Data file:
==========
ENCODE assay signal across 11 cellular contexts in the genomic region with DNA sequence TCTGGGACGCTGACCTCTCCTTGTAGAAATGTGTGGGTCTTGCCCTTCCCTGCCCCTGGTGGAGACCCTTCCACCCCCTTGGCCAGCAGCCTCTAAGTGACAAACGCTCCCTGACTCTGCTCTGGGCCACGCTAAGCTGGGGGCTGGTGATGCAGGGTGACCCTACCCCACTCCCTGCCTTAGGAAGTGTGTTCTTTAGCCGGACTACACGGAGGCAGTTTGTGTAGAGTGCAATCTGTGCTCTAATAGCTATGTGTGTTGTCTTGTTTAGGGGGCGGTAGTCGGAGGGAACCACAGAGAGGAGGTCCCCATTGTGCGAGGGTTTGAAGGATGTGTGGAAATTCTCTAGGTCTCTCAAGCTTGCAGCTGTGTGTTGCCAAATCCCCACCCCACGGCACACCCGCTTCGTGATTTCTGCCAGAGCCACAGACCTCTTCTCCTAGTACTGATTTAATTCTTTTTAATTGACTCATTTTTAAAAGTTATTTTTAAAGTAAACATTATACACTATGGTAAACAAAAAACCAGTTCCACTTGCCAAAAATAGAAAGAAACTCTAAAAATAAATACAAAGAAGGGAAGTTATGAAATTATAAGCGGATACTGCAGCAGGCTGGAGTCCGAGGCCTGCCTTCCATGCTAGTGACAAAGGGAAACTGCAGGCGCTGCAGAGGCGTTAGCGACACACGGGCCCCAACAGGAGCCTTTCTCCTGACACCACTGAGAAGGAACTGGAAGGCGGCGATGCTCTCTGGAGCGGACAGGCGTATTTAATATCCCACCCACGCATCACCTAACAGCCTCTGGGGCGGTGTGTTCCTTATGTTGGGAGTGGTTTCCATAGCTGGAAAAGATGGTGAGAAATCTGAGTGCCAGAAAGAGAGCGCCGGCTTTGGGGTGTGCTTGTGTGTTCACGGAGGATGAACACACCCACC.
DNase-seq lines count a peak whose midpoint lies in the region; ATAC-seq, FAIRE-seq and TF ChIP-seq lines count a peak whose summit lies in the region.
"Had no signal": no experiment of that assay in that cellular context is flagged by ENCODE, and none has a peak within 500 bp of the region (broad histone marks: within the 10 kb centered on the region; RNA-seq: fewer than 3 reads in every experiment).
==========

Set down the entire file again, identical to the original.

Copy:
ENCODE assay signal across 11 cellular contexts in the genomic region with DNA sequence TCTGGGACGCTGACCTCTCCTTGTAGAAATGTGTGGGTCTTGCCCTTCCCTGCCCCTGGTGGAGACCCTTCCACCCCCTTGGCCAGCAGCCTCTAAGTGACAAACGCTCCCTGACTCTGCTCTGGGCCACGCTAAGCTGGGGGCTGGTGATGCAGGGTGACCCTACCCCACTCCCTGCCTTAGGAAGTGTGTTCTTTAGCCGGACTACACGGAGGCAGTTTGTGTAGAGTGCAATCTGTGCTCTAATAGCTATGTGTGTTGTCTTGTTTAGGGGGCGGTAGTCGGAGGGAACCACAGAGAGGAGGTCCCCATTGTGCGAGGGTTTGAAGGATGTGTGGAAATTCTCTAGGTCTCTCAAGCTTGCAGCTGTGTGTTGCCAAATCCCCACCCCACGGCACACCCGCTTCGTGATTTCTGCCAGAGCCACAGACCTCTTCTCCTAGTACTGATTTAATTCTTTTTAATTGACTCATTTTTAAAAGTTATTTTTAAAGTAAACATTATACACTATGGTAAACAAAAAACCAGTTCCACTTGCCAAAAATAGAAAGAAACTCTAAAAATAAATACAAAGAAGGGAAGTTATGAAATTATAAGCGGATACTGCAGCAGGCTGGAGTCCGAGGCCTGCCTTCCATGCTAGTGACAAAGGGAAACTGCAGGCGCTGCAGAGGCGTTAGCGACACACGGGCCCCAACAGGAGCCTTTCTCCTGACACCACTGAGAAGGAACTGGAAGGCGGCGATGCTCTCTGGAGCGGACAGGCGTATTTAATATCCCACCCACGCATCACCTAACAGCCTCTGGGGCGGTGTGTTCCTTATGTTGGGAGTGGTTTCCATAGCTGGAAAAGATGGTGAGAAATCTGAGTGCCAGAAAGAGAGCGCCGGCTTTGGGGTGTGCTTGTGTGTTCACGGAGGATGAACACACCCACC.
DNase-seq lines count a peak whose midpoint lies in the region; ATAC-seq, FAIRE-seq and TF ChIP-seq lines count a peak whose summit lies in the region.
"Had no signal": no experiment of that assay in that cellular context is flagged by ENCODE, and none has a peak within 500 bp of the region (broad histone marks: within the 10 kb centered on the region; RNA-seq: fewer than 3 reads in every experiment).